Seem like neurotic posturing to you? Yeah, it might be, but I'm going to see the new Harry potter movie today, most likely. I've got a few thoughts on that. The first is on the phenomena. Obviously, it's become a world-wide cultural phenomena- but it's not unique in that. In fact, it takes quite a bit from earlier incarnations of that same phenomena- most notably JRR Tolkien and the "teen mystery" novels (Nancy Drew/Hardy Boys). So, the reasons for Harry Potter becoming such a phenomena are probably much the same as for the earlier incarnations of the same phenomena. I don't think it's all that productive looking for significance in the books themselves, in that they're simply re-tellings of already existing themes, tropes and even stories. (By the way, this isn't meant as a slam on the books- since the time of the Greeks, the point of telling stories and myths isn't to be wholly original- the point is to tell the story that does the most for the audience)The real interest, for me, is why these stories? Why is Harry Potter world wide, while, say,Lemony Snicket, isn't? I suspect that it's something to do with Britain. Think about how many people watched the recent Royal Wedding. Think about how vast the British Empire was. Think about how rotten things have been in England since the 1970's. I think there's a strong element in Empire nostalgia in the Harry Potter series. Children seem to desire strong parents. I think I can see why. There is a comfort in knowing what's expected, and there is security in strength. Adults find that "strong parent" is authoritarian governments. I can understand that it's easier to place one's faith in a person than in abstract ideas, and for all the "magic" and "mystery" of Harry Potter, the strongest theme is of Harry seeking the comfort of a strong parent who won't go away. His birth parents are dead, his Godfather gets killed, his mentors die, and still, Harry never truly looks within to set his own agenda. Instead, he's always the plaything of his fears, as personified by Lord Voldemort. Essentially, the need fulfilled, on a cultural level, by the Harry Potter series, is the post-modern, multicultural democratic longing for the premodern monocultural empire. It's the desire for people to be exonerated for the crimes of their cultural past, while also wishing that the past could be secure enough to be the present. JK Rowling has said that her books were a plea for tolerance, but tolerance for whom? I'm a white middle class, middle aged American. I don't see a need for me to "tolerate" the third world, or women, or any other group. At this stage in history, I can only hope that all these other groups, who are much more dynamic than my own culture, will tolerate me. I think that's who rowling is pleading tolerance for, ultimately. Harry Potter is the British Empire personified in the most sympathetic light possible. That's what I think, anyway. Essentially, I think the Harry potter answer to the dialectic is to reject it altogether, and wish that we could all just be happy together. I think that Rowling's answer to my Blog's question would be something along the lines of "We don't need to tolerate mass culture, Mass culture should be tolerant, and, if we can accept others, mass culture will be tolerant". Now to draw too much of a straw man, but my answer to such thinking is that mass culture is not the same as the culture of the masses. I don't think that mass culture can be tolerant or intolerant. Mass culture is ultimately a proposition, and attempt to persuade us to a mindset. I have come to the opposite conclusion from what I see as the Harry potter answer to post modern insecurity. I think we should just give in to that insecurity, not look for our Parents, and instead enjoy what joys our lives can afford us, and fight those who would seek to be our cultural Parents.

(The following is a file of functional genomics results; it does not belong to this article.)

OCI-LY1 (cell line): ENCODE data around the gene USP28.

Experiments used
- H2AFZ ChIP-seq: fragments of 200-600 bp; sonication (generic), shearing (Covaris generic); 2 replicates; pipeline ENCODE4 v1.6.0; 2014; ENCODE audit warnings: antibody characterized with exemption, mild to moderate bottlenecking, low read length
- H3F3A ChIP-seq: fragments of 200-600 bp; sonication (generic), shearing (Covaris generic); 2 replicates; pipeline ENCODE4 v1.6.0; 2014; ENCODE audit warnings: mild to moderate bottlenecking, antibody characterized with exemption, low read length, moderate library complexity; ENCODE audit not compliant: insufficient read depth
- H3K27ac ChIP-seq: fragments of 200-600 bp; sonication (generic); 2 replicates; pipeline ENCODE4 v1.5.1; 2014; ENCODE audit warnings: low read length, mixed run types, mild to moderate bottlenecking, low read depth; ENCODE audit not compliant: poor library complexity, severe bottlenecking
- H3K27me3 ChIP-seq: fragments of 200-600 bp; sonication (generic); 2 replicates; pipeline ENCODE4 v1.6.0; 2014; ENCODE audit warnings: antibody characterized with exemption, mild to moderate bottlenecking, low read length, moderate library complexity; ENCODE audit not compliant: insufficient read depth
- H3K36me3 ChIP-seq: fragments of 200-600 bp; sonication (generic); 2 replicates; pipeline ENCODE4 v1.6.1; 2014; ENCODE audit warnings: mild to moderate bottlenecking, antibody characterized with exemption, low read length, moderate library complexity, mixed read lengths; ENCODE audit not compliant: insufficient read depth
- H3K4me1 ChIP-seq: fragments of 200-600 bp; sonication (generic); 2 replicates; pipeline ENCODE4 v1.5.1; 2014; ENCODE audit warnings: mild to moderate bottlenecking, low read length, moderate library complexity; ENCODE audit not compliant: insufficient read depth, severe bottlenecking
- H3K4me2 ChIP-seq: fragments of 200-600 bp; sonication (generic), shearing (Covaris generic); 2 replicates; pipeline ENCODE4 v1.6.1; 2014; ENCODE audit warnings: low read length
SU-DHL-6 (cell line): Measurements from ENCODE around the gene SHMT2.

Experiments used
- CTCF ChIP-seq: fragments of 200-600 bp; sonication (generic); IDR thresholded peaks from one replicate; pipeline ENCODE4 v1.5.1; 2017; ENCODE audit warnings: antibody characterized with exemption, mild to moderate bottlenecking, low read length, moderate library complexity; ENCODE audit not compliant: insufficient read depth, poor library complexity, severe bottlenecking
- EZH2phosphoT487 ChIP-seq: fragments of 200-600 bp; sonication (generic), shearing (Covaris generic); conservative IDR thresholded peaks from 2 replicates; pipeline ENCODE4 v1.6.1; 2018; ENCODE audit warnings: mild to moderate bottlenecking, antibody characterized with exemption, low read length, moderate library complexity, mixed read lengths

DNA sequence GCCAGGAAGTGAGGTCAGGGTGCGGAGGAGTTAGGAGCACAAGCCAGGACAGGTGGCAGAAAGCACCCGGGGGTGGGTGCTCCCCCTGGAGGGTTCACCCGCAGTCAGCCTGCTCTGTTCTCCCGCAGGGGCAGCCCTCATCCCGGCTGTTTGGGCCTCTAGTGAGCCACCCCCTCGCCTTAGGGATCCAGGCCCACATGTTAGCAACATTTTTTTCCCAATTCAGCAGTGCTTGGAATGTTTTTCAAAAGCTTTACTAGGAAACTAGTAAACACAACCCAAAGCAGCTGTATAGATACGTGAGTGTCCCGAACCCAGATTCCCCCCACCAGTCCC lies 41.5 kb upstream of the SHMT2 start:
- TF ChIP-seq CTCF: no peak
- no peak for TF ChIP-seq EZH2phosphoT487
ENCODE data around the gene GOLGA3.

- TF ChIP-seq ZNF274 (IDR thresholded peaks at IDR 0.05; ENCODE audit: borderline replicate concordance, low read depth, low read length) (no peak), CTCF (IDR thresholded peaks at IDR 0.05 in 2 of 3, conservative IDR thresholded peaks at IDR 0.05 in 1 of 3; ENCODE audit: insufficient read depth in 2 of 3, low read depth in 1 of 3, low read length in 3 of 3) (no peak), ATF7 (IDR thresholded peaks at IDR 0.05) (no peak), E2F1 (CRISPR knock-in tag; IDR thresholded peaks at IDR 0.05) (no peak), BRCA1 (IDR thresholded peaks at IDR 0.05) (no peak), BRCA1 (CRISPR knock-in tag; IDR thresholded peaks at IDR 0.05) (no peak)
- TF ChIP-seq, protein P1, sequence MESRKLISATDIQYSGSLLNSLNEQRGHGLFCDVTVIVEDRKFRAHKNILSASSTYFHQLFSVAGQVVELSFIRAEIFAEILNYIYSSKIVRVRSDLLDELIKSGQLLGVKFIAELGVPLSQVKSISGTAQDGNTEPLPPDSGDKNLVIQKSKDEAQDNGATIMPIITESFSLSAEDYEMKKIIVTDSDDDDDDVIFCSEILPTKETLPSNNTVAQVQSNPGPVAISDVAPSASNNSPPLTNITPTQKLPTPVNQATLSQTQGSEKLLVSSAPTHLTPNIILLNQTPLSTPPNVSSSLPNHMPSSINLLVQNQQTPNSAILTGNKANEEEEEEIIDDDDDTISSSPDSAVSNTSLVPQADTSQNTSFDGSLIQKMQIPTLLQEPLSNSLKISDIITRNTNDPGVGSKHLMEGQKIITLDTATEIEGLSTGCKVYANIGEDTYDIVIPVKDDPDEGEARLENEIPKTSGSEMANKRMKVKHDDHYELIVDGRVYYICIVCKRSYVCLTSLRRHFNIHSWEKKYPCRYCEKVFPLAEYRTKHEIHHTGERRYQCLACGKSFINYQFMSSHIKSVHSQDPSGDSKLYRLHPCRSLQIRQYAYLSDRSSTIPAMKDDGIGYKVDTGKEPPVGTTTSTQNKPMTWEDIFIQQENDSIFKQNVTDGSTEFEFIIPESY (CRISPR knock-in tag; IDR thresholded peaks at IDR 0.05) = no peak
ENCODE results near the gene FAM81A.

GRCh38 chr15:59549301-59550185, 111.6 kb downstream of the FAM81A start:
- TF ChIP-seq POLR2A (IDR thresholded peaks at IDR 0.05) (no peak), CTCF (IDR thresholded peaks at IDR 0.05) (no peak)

So, if that's how I feel, why am I seeing the movie? Because my wife and kid do not feel as I do. They both really like Harry Potter. My son likes to identify as Harry Potter, and sees himself as the misunderstood noble hero, and my wife has literally said that she enjoys the "world of Harry Potter" because it's like her imaginings of old England.I'm interested enough in seeing the phenomena that I'm allowing myself to dragged along.